‘Black-ish’ Isn’t Afraid To Have A Hard Conversation About Police Brutality And Hope

Features Editor
02.25.16 11 Comments

We shouldn’t underestimate the ability of a television comedy to speak with weight about a real world issue. We also shouldn’t forget that it is a challenge to craft smart social commentary and avoid falling into the traps that turn those well-meaning efforts into cloying overly simplistic “Very Special Episode” fare. That’s a reality that probably forces many shows to stay on their side of the comedy/drama divide, but the producers behind Mom, The Carmichael Show, Black-ish, and a handful of other shows have no shortage of guts or skill when it comes to addressing big issues.

Wednesday night’s episode of Black-ish is a reminder of that and it deserves (and has been getting) high praise for the passionate and intelligent way that it addressed the plague of police brutality and how it impacts the black community. The producers and writers also deserve praise for the seamless way that they worked a giant issue into the realm of the show, something accomplished by focusing on the sometimes tenuous existence of hope and the heartache parents surely feel when they must decide when it’s the right moment to burden a young and wholly innocent mind with the unconscionable realities of a world that is clearly broken. Because of the focus on the family and the impact on them, this both feels like an episode of Black-ish and a snapshot of a living room in this country on any one of the many nights when justice fails and anger rages.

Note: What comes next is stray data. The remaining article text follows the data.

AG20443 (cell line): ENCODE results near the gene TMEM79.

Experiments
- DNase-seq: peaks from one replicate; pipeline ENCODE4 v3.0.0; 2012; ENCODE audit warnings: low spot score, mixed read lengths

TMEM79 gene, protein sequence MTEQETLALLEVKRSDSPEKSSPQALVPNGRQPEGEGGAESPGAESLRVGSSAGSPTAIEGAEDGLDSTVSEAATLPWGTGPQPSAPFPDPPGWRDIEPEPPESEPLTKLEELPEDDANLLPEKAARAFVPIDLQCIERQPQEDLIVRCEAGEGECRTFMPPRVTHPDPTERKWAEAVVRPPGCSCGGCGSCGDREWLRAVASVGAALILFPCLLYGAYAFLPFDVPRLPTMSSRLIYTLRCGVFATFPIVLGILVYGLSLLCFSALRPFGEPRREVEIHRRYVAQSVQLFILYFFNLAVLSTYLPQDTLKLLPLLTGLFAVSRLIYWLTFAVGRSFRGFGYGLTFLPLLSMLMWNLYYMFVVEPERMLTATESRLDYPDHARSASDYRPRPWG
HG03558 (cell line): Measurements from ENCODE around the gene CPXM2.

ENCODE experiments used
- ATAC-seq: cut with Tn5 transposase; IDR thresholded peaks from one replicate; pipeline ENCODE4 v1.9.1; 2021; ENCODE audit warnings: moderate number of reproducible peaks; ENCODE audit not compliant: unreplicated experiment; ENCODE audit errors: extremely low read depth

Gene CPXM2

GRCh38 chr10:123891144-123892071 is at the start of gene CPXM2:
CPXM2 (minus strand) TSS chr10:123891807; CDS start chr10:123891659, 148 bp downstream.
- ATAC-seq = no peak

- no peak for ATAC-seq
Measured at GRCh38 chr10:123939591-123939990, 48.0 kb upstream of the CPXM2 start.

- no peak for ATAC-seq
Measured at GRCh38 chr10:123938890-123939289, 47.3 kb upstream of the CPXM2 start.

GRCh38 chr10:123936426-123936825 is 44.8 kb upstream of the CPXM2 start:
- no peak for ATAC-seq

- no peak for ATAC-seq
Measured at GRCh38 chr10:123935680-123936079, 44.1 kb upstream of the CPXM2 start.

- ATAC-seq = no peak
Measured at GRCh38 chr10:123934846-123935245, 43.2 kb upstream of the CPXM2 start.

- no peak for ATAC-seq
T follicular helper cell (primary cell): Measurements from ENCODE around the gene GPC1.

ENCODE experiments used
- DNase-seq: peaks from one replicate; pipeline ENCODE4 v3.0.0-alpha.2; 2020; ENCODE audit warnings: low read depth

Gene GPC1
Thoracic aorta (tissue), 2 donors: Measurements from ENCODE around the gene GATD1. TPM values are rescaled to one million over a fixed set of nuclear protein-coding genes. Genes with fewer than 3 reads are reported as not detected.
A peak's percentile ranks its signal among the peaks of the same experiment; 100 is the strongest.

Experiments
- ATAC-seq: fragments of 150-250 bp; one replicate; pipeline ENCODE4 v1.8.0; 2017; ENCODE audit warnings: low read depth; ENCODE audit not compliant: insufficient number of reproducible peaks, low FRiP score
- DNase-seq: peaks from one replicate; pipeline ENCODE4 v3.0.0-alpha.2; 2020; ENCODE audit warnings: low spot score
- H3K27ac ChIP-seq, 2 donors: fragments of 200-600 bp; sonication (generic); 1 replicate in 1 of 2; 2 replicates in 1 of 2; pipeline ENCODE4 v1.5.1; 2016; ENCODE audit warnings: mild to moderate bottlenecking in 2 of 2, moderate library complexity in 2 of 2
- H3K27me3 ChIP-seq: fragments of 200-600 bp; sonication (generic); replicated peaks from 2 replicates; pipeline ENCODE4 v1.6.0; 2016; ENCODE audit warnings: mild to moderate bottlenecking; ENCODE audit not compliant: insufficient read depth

Obviously, to pull off this kind of episode, you need more than bold producers and a well-crafted script — you need actors who can draw people in and really make the material stand out. And as you can see in the above clip, Anthony Anderson (Dre) and Tracee Ellis Ross (Rainbow) absolutely deliver. Anderson will get a lot of the attention for the intensity that he puts forth as he reminds Tracee Ellis Ross’ character that, despite every move in the right direction, there remains a fear that hate and stupidity will conspire to set back progress, but Ross’ more subtle response is haunting. This is a mother accepting that she can’t protect her babies anymore from the real world. A realization that is necessary and heartbreaking. Just like Wednesday night’s episode of Black-ish.

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